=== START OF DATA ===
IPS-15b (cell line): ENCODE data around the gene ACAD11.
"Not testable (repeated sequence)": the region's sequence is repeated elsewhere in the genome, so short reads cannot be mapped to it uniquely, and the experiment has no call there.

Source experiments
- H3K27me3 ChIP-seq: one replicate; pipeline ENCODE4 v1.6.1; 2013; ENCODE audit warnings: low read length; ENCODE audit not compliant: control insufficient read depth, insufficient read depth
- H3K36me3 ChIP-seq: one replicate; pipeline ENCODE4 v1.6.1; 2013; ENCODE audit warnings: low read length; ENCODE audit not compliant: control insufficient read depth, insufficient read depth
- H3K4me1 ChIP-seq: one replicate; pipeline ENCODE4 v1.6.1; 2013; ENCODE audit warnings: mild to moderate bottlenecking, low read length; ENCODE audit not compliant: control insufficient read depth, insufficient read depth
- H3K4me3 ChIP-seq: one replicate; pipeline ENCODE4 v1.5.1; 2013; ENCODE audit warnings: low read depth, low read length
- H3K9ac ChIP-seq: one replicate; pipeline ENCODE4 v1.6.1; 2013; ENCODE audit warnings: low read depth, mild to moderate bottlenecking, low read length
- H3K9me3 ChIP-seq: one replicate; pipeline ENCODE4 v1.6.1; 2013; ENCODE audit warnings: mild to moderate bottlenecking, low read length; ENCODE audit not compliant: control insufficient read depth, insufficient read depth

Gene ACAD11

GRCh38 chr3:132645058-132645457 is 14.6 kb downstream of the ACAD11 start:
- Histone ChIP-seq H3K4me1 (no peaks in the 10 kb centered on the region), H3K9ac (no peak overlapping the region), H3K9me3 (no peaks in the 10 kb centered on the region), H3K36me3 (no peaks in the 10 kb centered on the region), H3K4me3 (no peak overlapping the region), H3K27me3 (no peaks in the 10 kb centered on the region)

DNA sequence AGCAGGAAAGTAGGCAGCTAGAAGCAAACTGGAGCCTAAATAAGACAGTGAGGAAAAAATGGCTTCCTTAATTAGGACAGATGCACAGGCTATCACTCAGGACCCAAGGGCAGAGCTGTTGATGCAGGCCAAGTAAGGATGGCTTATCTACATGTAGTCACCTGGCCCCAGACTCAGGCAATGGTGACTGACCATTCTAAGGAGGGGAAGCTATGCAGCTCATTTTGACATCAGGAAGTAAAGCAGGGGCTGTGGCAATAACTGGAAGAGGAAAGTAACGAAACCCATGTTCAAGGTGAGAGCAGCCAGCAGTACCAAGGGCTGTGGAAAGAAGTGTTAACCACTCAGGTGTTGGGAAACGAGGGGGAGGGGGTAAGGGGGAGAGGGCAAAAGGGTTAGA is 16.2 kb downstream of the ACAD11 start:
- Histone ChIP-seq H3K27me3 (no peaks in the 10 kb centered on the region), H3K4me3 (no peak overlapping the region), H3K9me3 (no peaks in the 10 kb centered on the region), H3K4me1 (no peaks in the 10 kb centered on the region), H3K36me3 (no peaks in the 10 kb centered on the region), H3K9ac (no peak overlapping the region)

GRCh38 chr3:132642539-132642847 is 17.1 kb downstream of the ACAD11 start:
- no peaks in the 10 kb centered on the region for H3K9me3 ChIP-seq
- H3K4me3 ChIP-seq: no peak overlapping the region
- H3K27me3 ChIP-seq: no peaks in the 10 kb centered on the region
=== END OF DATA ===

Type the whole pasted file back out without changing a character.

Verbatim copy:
IPS-15b (cell line): ENCODE data around the gene ACAD11.
"Not testable (repeated sequence)": the region's sequence is repeated elsewhere in the genome, so short reads cannot be mapped to it uniquely, and the experiment has no call there.

Source experiments
- H3K27me3 ChIP-seq: one replicate; pipeline ENCODE4 v1.6.1; 2013; ENCODE audit warnings: low read length; ENCODE audit not compliant: control insufficient read depth, insufficient read depth
- H3K36me3 ChIP-seq: one replicate; pipeline ENCODE4 v1.6.1; 2013; ENCODE audit warnings: low read length; ENCODE audit not compliant: control insufficient read depth, insufficient read depth
- H3K4me1 ChIP-seq: one replicate; pipeline ENCODE4 v1.6.1; 2013; ENCODE audit warnings: mild to moderate bottlenecking, low read length; ENCODE audit not compliant: control insufficient read depth, insufficient read depth
- H3K4me3 ChIP-seq: one replicate; pipeline ENCODE4 v1.5.1; 2013; ENCODE audit warnings: low read depth, low read length
- H3K9ac ChIP-seq: one replicate; pipeline ENCODE4 v1.6.1; 2013; ENCODE audit warnings: low read depth, mild to moderate bottlenecking, low read length
- H3K9me3 ChIP-seq: one replicate; pipeline ENCODE4 v1.6.1; 2013; ENCODE audit warnings: mild to moderate bottlenecking, low read length; ENCODE audit not compliant: control insufficient read depth, insufficient read depth

Gene ACAD11

GRCh38 chr3:132645058-132645457 is 14.6 kb downstream of the ACAD11 start:
- Histone ChIP-seq H3K4me1 (no peaks in the 10 kb centered on the region), H3K9ac (no peak overlapping the region), H3K9me3 (no peaks in the 10 kb centered on the region), H3K36me3 (no peaks in the 10 kb centered on the region), H3K4me3 (no peak overlapping the region), H3K27me3 (no peaks in the 10 kb centered on the region)

DNA sequence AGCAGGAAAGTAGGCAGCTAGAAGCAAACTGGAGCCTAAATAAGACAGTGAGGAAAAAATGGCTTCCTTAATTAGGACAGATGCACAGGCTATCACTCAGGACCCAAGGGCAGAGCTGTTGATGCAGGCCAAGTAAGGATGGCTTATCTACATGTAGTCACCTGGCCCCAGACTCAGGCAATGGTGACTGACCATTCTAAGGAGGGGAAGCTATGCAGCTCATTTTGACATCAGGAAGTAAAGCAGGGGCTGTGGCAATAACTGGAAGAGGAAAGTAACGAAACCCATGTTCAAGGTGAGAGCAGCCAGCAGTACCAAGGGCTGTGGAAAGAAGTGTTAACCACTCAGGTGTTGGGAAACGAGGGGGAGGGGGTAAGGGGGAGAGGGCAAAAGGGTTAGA is 16.2 kb downstream of the ACAD11 start:
- Histone ChIP-seq H3K27me3 (no peaks in the 10 kb centered on the region), H3K4me3 (no peak overlapping the region), H3K9me3 (no peaks in the 10 kb centered on the region), H3K4me1 (no peaks in the 10 kb centered on the region), H3K36me3 (no peaks in the 10 kb centered on the region), H3K9ac (no peak overlapping the region)

GRCh38 chr3:132642539-132642847 is 17.1 kb downstream of the ACAD11 start:
- no peaks in the 10 kb centered on the region for H3K9me3 ChIP-seq
- H3K4me3 ChIP-seq: no peak overlapping the region
- H3K27me3 ChIP-seq: no peaks in the 10 kb centered on the region